The holiday season is upon us, which means it’s time to indulge in big family meals and treats. Food is usually front and centre during all the festivities and get-togethers with loved ones. Normally, one can easily waste up to 40% of the food that you buy, but during the festive season, our food wastage increases by an additional 25%. We end up wasting more food than what we buy.
With this in mind, WWF South Africa and the United Nations Development Programme (UNDP) is calling on South Africans to be waste-wise this holiday season and think before we discard, use leftovers inspirationally and store food safely with an exciting campaign called “SAME TASTE. NO WASTE”.
“The easiest way to start reducing your food waste, is to more carefully consider how you manage your meals this festive season. When you start planning your meals intentionally and shop consciously, you will already notice that you buy less and so waste less,” says Pavitray Pillay, Behaviour Change Lead within the Business Development Unit at WWF South Africa.
“As individuals we can play a big part in limiting the negative impact of food waste. By decreasing the food wasted in our homes, we can help to reduce greenhouse gas emissions, and enhance food security. This festive season (and beyond), celebrate a reduction in food waste and give the gift of contributing to the Sustainable Development Goals” says Simone Smit, Head of Exploration at UNDP.
South Africa already in a food crisis
It is estimated that food waste costs South Africa over R75 million per annum due to approximately 12,6 million tons of food waste being generated every year. With an estimated 80% of edible food thrown away, this situation is morally and ethically unsustainable, especially in our country where 2,5 million people experience hunger every day and in a country that has the highest child stunting statistic globally.
It is suggested that for every ton of edible surplus food, an estimated 4 000 nutritious meals could be made for those in need. In the period of September to December 2020, 9,34 million people in South Africa (16% of the total population) faced high levels of acute food insecurity. Currently, the key drivers for food insecurity are COVID-19, economic decline, unemployment, rising food prices and drought.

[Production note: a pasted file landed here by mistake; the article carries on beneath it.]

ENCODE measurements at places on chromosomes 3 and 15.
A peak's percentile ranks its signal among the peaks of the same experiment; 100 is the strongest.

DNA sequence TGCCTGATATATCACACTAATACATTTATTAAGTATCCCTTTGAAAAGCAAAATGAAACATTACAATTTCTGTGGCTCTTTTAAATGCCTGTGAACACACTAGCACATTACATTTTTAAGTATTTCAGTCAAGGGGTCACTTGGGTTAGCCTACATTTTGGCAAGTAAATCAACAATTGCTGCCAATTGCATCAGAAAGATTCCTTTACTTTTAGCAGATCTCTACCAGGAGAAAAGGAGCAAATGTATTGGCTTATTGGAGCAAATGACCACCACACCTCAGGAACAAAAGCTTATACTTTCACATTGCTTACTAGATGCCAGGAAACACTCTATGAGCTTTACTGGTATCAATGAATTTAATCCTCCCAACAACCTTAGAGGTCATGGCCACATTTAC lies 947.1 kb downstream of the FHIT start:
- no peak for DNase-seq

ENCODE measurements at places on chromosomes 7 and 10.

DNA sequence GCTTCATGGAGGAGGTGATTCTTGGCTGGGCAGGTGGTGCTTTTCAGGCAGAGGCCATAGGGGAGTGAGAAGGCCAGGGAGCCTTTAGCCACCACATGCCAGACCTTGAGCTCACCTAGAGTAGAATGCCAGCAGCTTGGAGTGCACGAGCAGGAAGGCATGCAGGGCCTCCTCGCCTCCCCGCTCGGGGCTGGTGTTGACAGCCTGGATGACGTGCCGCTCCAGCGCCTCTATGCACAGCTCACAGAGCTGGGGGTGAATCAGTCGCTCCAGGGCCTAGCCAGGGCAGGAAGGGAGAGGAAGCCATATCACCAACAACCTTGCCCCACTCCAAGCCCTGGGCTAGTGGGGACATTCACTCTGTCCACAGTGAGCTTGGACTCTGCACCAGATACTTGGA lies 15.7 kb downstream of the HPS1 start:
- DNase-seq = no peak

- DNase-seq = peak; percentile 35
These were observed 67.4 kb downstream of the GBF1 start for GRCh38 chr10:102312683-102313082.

Food waste’s effect on the environment is devastating
When food is wasted, the embedded nutrition, energy, water and capital, as well as other resources are also wasted.
Placing the spotlight on the prevention of food waste
To create awareness of the food waste problem that we face in South Africa and to prove that we can all play a part in changing our behaviour and reducing our food waste footprint, WWF South Africa invited local chefs Jocelyn Meyer Adams, Vusi Ndlovu and Jason Whitehead to lend a hand.
Using their expertise, the talented chefs were all challenged to create some mouth-watering dishes from food that was going to be discarded. A feast was produced, and the chefs delivered delectable dishes with fitting names such as ‘Almost tossed salad’, ‘Pasta the sell by date’, ‘Throw away canapés’, to name a few.
“All of these signature dishes demonstrated that there’s absolutely nothing wrong with the food that is all too often rejected. We are encouraging everyone to act as ‘food saving champions’ this holiday season and be smart when shopping for and preparing meals. Educate yourself about food; know where it comes from and the incredible journey it takes and value food more,” concludes Pillay.
Food practices that are good for you and the planet
Keep an eye on WWF South Africa’s social media pages (Facebook, Twitter and Instagram) and website this festive season for important facts, fun and delicious recipes and tips on how to reduce your food waste footprint.